Taipei marks Tao Lin’s first UK publication (though I reviewed his previous novel Richard Yates a couple of years ago) and the quotation on the back referencing Twitter, Tumblr, Facebook and Gmail makes clear his marketing potential for trend-savvy publisher Canongate as the voice of the social media generation. Luckily Lin does not attempt to mimic the forms of social media to create his narrative but instead presents us with characters who create the narratives of their own lives using phones and laptops.
Taipei’s main character is a writer called Paul. We know he is a writer as he has recently had a book published and undertakes a publicity tour during the novel; there is little evidence, however, of him writing or thinking about writing: if this is a ‘portrait of the artist’ it is one that has nothing to say about the art. Most of Paul’s time is spent taking drugs and going to parties, but any sense that this represents an exciting, glamorous lifestyle is negated by his passionless, almost absent personality. Take, for example, his introduction:
“Paul had resigned to not speaking and was beginning to feel more like he was ‘moving through the universe’ than ‘walking on the sidewalk.’ He stared ahead with a mask-like expression, weakly trying to remember where he was one year ago, last November, more for something to do than because he wanted to know…”
Lin uses quotation marks to distance Paul from his feelings, as if his emotions were always filtered through a borrowed phrase. Later in the opening pages, when asked whether he is hungry, Paul replies, “I don’t know.”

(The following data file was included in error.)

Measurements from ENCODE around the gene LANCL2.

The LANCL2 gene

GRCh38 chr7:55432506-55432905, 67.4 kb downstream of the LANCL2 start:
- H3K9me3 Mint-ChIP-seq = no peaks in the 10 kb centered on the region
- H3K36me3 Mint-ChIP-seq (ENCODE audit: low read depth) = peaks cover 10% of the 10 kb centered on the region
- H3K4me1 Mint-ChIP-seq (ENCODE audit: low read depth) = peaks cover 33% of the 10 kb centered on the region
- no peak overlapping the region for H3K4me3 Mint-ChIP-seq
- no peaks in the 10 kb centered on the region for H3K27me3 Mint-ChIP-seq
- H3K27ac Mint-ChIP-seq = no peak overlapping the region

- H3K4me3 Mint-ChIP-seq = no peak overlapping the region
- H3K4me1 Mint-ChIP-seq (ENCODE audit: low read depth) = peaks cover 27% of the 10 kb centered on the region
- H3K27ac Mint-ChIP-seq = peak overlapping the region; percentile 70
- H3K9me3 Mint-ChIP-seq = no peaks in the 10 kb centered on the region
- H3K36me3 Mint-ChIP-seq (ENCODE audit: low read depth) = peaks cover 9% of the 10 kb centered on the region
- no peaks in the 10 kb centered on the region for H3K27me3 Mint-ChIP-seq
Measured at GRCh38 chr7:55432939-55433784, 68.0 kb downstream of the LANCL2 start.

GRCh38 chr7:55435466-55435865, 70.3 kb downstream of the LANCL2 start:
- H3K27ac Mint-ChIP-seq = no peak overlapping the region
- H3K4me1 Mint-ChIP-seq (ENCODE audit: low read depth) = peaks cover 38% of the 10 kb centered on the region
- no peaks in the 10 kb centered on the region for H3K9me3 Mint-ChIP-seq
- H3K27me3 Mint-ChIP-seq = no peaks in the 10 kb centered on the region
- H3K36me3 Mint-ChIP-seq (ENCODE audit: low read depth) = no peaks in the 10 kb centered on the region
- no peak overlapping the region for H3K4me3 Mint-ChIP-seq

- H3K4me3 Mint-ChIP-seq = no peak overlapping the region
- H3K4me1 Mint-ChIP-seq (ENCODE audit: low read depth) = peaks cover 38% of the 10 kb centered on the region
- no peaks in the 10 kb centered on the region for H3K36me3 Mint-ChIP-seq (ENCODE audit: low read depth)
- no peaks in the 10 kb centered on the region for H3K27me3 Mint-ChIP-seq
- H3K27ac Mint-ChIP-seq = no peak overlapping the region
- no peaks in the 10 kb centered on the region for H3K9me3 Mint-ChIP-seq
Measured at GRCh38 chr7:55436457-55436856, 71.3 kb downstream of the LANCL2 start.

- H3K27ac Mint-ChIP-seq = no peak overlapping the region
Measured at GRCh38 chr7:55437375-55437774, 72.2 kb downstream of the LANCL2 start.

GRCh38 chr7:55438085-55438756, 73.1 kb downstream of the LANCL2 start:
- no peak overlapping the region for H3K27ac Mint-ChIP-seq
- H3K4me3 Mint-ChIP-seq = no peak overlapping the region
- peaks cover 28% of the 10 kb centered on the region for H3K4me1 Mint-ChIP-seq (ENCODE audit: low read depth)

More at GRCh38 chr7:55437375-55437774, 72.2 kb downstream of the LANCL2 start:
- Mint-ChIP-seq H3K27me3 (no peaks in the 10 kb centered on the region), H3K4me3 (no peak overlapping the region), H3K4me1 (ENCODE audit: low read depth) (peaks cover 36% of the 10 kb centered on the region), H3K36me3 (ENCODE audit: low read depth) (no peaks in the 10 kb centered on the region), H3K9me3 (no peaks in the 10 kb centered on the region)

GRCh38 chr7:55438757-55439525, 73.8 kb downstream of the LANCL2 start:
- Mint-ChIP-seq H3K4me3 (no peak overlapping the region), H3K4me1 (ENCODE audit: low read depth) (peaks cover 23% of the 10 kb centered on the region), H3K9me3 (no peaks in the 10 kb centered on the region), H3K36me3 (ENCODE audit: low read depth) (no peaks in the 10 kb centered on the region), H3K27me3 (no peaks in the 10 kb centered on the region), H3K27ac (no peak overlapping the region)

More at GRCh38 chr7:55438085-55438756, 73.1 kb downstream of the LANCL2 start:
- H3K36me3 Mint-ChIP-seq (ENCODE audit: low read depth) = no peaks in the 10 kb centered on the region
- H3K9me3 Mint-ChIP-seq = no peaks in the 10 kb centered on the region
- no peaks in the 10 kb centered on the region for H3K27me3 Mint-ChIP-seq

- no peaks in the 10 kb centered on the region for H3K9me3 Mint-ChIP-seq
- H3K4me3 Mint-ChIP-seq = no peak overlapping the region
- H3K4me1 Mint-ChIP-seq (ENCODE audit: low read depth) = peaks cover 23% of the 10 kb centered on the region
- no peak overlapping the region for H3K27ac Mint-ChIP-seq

Little in the way of a definable plot occurs in the novel, though Paul does marry at one point, the culmination of a relationship he charts using social media:
“The next three days they texted regularly and, Paul felt, with equal attentiveness….Then she texted less, and with less attention, and one night didn’t respond to a photo Paul sent…”
Much of their time is spent taking various drugs; the effects of these are only ever described vaguely in dialogue but they clearly form the backbone of their relationship. Other activities include using a MacBook to film in a Taiwanese MacDonald’s and tweeting live while watching X-Men: First Class. Much of their life is lived second hand online – when they have their first “drug fight” they both immediately go to their laptops to type out an account. If it sounds dull (and it does sound dull to live through) I found an almost hypnotic fascination in following Paul’s life, a character who manages to be absurd and true, ridiculous and sad.
The novel I most thought of while reading Taipei was The Catcher in the Rye. Both novels have that sense of generational summation and both express alienation from society and a reluctance to take on responsibility. That Taipei’s protagonist is older simply reflects the way in which adolescence has extended into the mid-twenties and beyond. The differences, however, are striking. Gone is the vibrant, colloquial first person narrative, replaced with a bland, emotionless recording of events. Whereas Holden is rebelling against what he sees as the phoniness of the adult world, Paul has little contact with the world outside of his group of friends and acquaintances. He does not so much reject it as refuse to acknowledge it. By the end, defying all character development, he seems further distanced from himself than ever.